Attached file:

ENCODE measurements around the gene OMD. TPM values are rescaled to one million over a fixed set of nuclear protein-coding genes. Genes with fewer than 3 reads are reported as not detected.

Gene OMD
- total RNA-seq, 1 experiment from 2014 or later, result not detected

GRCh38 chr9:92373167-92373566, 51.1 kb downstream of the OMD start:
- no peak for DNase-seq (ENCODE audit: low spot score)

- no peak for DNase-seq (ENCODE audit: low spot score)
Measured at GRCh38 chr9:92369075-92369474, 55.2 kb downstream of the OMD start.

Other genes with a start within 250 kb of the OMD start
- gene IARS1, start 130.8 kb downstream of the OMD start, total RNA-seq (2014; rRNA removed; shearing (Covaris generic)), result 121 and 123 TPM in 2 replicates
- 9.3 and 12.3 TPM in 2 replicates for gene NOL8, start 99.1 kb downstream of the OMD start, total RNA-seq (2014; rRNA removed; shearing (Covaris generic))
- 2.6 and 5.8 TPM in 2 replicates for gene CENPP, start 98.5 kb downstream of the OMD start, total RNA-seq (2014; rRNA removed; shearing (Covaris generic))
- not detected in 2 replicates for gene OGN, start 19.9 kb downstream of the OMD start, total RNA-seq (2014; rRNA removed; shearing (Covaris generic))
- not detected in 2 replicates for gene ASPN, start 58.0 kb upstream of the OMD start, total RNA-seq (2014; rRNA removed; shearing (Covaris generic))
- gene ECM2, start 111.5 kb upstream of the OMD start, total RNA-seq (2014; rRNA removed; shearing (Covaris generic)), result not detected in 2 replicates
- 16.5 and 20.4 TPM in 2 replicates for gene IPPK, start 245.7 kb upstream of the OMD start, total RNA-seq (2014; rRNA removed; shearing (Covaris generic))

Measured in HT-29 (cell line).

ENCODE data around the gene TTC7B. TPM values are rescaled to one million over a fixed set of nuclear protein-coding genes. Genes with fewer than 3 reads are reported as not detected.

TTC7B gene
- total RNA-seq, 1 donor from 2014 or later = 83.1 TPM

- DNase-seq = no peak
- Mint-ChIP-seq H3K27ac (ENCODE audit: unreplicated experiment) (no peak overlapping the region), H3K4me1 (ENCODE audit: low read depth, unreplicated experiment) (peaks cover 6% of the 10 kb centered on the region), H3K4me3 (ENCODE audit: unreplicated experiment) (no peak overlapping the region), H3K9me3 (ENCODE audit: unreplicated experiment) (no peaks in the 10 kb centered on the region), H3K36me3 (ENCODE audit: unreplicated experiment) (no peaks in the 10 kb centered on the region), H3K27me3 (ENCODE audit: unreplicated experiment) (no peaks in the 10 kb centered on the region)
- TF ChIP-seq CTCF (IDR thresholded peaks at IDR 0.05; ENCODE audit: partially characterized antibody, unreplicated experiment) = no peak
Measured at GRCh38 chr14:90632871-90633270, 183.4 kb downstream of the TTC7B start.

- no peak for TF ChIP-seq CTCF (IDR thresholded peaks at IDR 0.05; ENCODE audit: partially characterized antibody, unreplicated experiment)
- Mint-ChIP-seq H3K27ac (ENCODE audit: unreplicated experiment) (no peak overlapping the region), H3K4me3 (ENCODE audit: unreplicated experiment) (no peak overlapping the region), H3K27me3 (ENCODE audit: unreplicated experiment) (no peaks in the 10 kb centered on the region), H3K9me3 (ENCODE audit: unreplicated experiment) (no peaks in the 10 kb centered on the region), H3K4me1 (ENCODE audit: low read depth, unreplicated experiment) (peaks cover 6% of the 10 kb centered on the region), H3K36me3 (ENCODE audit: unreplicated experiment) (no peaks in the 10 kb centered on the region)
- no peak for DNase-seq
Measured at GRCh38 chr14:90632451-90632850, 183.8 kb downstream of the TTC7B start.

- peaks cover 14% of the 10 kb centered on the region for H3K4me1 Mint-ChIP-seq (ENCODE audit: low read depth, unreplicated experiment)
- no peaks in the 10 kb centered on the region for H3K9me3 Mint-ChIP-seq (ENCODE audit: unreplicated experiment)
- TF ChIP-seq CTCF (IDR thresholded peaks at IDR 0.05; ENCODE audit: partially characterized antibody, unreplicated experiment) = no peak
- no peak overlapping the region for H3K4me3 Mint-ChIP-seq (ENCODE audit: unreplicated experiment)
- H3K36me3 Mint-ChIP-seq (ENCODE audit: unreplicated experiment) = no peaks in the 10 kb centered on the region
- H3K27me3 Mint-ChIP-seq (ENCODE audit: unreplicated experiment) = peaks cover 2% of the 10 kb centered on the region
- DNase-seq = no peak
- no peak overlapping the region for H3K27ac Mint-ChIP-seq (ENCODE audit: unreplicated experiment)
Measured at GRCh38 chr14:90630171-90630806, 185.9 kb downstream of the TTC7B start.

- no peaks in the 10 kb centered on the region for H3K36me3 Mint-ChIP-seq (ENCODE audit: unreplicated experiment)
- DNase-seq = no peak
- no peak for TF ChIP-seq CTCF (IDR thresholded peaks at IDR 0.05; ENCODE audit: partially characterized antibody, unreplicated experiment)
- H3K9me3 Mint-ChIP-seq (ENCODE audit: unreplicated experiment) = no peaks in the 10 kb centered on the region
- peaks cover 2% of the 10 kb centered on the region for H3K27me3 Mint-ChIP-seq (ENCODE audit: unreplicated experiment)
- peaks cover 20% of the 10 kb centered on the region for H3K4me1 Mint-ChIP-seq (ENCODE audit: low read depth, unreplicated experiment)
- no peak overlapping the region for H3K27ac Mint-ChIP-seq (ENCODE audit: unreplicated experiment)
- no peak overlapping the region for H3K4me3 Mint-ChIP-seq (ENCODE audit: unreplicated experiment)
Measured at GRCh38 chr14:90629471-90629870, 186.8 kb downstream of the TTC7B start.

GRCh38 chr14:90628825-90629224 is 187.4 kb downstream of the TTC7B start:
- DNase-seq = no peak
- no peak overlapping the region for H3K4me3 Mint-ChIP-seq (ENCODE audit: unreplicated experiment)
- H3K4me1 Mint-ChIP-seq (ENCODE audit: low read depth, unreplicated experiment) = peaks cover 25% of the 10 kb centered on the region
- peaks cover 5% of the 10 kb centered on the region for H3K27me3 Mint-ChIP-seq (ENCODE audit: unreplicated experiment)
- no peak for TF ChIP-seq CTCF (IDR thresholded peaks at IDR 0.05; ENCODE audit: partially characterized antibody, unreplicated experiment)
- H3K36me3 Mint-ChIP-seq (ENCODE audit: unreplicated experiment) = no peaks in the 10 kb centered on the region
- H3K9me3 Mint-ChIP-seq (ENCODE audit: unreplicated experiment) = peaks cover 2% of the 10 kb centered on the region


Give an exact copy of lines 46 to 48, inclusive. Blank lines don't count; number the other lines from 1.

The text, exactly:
GRCh38 chr14:90628825-90629224 is 187.4 kb downstream of the TTC7B start:
- DNase-seq = no peak
- no peak overlapping the region for H3K4me3 Mint-ChIP-seq (ENCODE audit: unreplicated experiment)